- Whole class reading storytimes, which include a range of books that are mapped out to ensure children, have a rich reading diet. Vocabulary is explicitly taught and children can learn key phrases in the book.
- Book areas within the classroom, which have a careful selection of books, including books by the focus author.
- Use of Little Wandle Letters and Sounds Revised ‘Foundations for a Love of reading’ stories in nursery.
- Alongside children’s decodable reading books, children also take home a reading for pleasure book each week. In each year group, children will take home a range of book by authors, including some that they have read in class. Year 1 take one fiction and one non-fiction book for pleasure.
If you are a parent and would like more information about how to support your child with phonics at home, please follow this link to find the Reception and Year 1 overview as well as videos of the sound pronunciations, letter formation sheets and other helpful resources.
Read to Learn
Reading to learn is done through our whole-class teaching of reading and a home reading scheme is operated from reception through to Year 6, whereby children bring home books to share with their families each week. Instilling a love of reading is a really important aim of our reading curriculum, so children do get opportunities throughout the week to read for pleasure.
As a school we have adopted “The Write Stuff” pedagogy to bring clarity to the mechanics of writing.
‘The Write Stuff’ follows a method called ‘Sentence Stacking’ which refers to the fact that sentences are stacked together and organised to engage children with short, intensive moments of learning that they can then immediately apply to their own writing.
This approach makes sure that all of our children are exposed to high quality texts (including novels, picture books and videos), that stimulate quality responses to reading, high quality writing and purposeful speaking and listening opportunities.
Our curriculum ensures that all children have plenty of progressive opportunities to write for different purposes within three overarching genres: Narrative, Expository, and Poetry writing.
- Modern Stories
- Traditional Tales
- Overcoming Stories
- Adventure Stories
- Free verse
The Write Stuff is based on two guiding principles; teaching sequences that slide between experience days and sentence stacking lessons. With modelling at the heart of them, the sentence stacking lessons are broken into bite-sized chunks and taught under the structural framework of The Writing Rainbow. Teachers prepare children for writing by modelling the ideas, grammar or techniques of writing.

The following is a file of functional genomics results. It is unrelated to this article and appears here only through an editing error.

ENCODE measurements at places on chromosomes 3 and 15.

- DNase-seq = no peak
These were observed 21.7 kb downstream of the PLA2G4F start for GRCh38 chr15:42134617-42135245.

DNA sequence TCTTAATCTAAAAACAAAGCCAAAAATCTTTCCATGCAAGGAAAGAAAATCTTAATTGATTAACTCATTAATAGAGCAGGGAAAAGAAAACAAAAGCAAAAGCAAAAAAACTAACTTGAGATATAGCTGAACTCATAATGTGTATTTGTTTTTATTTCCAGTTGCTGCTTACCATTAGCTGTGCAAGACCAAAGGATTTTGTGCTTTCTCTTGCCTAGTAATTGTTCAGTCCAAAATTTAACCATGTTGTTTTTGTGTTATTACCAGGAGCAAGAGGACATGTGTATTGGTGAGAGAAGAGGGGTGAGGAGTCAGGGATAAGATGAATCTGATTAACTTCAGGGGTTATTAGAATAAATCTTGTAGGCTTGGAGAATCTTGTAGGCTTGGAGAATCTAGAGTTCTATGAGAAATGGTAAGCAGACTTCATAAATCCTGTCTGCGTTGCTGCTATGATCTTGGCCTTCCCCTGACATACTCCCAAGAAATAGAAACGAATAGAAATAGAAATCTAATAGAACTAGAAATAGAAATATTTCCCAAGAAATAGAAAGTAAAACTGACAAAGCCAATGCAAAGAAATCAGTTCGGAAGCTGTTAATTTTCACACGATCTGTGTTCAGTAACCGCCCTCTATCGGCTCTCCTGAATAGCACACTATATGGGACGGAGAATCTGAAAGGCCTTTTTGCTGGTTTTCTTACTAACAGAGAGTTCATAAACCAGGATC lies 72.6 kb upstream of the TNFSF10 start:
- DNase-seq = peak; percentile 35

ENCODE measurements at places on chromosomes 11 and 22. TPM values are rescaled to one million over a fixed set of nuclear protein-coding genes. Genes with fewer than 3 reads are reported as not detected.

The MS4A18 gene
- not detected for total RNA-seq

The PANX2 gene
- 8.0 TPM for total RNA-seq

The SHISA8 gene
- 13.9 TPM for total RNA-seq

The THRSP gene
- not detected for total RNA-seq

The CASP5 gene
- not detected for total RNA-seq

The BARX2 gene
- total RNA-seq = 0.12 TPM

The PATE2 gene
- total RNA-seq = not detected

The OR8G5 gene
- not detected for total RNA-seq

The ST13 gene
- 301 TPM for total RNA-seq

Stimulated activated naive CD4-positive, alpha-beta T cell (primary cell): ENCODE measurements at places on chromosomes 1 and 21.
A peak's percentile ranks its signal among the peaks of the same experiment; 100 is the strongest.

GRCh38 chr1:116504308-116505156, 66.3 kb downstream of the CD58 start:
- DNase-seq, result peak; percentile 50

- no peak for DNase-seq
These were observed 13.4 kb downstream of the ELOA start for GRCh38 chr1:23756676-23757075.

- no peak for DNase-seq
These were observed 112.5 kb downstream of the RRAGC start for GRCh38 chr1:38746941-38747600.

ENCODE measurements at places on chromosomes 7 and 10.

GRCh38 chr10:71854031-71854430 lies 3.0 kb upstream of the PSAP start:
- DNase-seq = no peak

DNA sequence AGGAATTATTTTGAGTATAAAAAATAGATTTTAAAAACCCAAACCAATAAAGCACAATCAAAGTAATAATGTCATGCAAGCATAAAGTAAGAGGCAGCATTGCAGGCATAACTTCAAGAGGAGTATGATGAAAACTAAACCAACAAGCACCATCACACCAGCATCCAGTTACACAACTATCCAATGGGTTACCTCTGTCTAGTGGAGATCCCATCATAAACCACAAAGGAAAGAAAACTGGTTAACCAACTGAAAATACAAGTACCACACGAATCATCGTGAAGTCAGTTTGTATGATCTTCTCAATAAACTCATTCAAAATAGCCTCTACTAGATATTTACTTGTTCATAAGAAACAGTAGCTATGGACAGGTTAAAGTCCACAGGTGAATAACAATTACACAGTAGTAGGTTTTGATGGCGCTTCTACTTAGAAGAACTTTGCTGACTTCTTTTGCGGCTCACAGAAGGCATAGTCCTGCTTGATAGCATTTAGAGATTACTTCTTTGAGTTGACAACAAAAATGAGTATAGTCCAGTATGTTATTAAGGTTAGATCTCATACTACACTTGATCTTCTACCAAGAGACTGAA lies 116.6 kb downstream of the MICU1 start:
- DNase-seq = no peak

- Initiate section – a stimulus to capture the children’s imagination and set up a sentence.
- Model section – the teacher close models a sentence that outlines clear writing features and techniques.
- Enable section – the children write their sentence, following the model.
“The Write Stuff” also reinforces grammar through the use of:
- The FANTASTICS which are an acronym that summarise the ideas of writing
- The GRAMARASTICS which are a classroom tool that enables the teacher to drive key grammar concepts
- The BOMBASTICS which are 10 ways of adding literary devices to writing
Impact of our Writing Curriculum
- Support for teachers so that they have a deeper and more flexible knowledge of sentence structure.
- Pupils who understand how to apply sentence scaffolds to their independent writing as they develop their expertise.
- Standards improve because many worked examples are provided across the units of work that extend understanding through a wide range of narrative, expository, and poetry genres and text types.
- Children have a clear view of what high quality writing looks like and their learning is structured clearly and misconceptions dealt with.
- Pupils know how to improve their writing and make it more focused and actionable feedback is provided to guide their learning.
- Children have a concept of how to build, plan, and complete a piece of writing due to narrative maps and non-fiction shapes.
- Teachers have clear pathways of how to guide pupils in weak areas such as cohesion and paragraphs.
The children will have weekly spellings sent home to learn. These will consist of words from the National Curriculum statutory word list, as well as words that are commonly misspelt in their writing.
We teach spelling using a variety of techniques:
- Some words will follow a spelling rule – get children to explore these rules.
- For tricky words think about shape, size etc
- Breaking words into sounds (c-a-t)
- Breaking words into syllables (re-mem-ber)
- Break it into affixes (dis +satisfy)
- Use a mnemonic (necessary – one collar, two sleeves)
- Refer to a word in the same family (muscle – muscular) or parts of the word they already know.
- Say it as sounds/in a funny way (Wed-nes-day)
- Words within words (Parliament – I AM parliament)
- Refer to etymology (bi+cycle= 2 +wheels)
- Learn by sight (look-cover-write-check)
- Sing it!